“Come again?” I asked.
She narrowed her eyes the way four-year-olds do when they’re trying get your drawers all in a knot and said, “You’re EVIL.”
Taken aback, I asked, “Why?”
“Because you’re a stepmother to Bubbie and Sissie,” she said, smiling as sweetly as if she’d just told me I looked pretty.
“HUH?” I sputtered.
“You don’t give them food,” she said.
“WHAT?” I cried. “Yes, I do!”
Considering the way I cook, denying them MY food might benefit ALL the children. I wasn’t thinking that way at the time of this exchange though.
“No, you don’t,” she said. “The stepmothers in Cinderella, Hansel and Gretel, and Snow White don’t give the kids food. So you don’t either.”
Holy poisoned apples on a stick, Batman! In our culture, when even the sweetest woman takes on the role of “Stepmother,” she apparently morphs into a child-eating bitch right before the eyes of her own wedding party. I’ve been complaining about society’s perception of stepmothers since I met my husband twelve years ago. In my humble opinion, the Brothers Grimm can suck it.
I know, I know. They were expert linguists who sought to immortalize spoken-word stories on paper, share these tales with the literate world, and spread them through the ages the way the rats spread the plague.
I’ve also read that the Grimm Brothers watered these stories down a bit by making the stepmother, instead of the mother, the evil character. Reading about mothers murdering their own children apparently disturbed everyone, so these two geniuses had the stepmothers, instead of the mothers, hire the huntsmen. Wednesday Martin corroborates this factoid in her sanity-saving book for stepwitches entitled Stepmonster: A New Look at Why Real Stepmothers Think, Feel, and Act the Way We Do. Children of divorce have enough to contend with besides the subconscious cultural belief that their father’s future significant other intends to chop them up into little pieces. That sentiment really makes for a happy family, doesn’t it? Hey, Grimm Brothers—where’s the story about the rotten stepfather?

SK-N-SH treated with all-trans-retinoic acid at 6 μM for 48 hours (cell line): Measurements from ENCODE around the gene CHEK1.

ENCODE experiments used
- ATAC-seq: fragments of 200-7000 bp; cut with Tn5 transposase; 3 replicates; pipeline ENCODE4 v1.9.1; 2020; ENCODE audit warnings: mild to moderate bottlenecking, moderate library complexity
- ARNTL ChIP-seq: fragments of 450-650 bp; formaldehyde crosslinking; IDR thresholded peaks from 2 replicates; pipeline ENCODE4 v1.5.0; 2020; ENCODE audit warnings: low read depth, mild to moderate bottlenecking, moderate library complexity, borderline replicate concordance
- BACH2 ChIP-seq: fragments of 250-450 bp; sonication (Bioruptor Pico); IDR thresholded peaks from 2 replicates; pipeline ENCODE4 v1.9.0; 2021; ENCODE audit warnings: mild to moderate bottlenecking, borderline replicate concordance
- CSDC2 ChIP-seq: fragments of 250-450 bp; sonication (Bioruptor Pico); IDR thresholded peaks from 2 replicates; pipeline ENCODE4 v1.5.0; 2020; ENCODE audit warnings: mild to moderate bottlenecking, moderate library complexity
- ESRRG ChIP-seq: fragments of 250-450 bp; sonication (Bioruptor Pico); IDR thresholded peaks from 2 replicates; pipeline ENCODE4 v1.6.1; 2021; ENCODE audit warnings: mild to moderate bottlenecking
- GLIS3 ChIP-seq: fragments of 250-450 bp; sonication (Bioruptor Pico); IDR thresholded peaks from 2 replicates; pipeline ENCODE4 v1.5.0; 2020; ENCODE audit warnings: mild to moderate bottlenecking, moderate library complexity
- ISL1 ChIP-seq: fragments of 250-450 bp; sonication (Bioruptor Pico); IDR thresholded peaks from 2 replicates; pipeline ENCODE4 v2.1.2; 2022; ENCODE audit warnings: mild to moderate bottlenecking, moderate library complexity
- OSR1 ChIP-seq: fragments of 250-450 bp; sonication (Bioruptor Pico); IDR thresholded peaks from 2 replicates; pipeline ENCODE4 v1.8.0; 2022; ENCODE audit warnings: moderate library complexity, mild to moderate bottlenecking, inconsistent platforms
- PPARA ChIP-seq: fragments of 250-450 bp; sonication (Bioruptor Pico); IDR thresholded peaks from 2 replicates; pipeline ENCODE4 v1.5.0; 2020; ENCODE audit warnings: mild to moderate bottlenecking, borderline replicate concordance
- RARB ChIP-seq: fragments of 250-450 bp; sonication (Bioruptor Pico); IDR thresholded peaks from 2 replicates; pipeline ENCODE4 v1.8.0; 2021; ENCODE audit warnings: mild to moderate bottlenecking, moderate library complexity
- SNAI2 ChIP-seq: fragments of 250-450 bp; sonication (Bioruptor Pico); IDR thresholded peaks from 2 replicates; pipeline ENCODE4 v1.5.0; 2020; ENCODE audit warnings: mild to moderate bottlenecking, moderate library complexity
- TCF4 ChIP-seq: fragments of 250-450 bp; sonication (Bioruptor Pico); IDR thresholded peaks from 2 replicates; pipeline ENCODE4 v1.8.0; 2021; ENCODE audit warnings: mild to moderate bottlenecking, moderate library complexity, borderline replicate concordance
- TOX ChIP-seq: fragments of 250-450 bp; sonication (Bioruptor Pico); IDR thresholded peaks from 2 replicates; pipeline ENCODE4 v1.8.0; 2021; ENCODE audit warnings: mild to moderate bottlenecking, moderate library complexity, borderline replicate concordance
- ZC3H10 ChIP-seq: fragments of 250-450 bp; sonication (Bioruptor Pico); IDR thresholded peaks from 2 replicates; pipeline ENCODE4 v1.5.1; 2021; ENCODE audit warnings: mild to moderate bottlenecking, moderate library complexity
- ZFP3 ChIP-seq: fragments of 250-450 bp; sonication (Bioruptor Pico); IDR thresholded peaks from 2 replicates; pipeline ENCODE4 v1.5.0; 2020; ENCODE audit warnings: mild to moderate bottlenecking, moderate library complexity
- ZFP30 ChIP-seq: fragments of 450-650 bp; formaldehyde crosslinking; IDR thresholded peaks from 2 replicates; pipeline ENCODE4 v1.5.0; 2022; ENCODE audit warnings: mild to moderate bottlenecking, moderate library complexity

I like Clarissa Pinkola Estes’ Jungian analysis of the whole psycho stepmother stereotype a little better. In her book Women Who Run with the Wolves, she notes that the young stepdaughter heroines cannot fully develop their strength and wisdom while the “too good mother” is alive. The stepmothers come along and force them “into the woods,” thus pushing them to reach their full womanly prowess. Gee, I love that role. Sign me the hell up. Oh, wait, I’m already under contract. From what I’m hearing, even my biological child believes that society ought to take a contract out on me.
I know my complaint about the cultural stepmother stereotypes pervading our culture like a rash won’t reach any sort of resolution in this century or the next. I just hope I can convince my daughter that, despite what her fairy tales proclaim, I can be a stepmother and still possess a pube or two of human decency.
This isn’t the first time I’ve had the whole Cinderella thing thrown in my face. That other time, it almost killed my stepdaughter. Come back tomorrow, and I’ll tell you about it.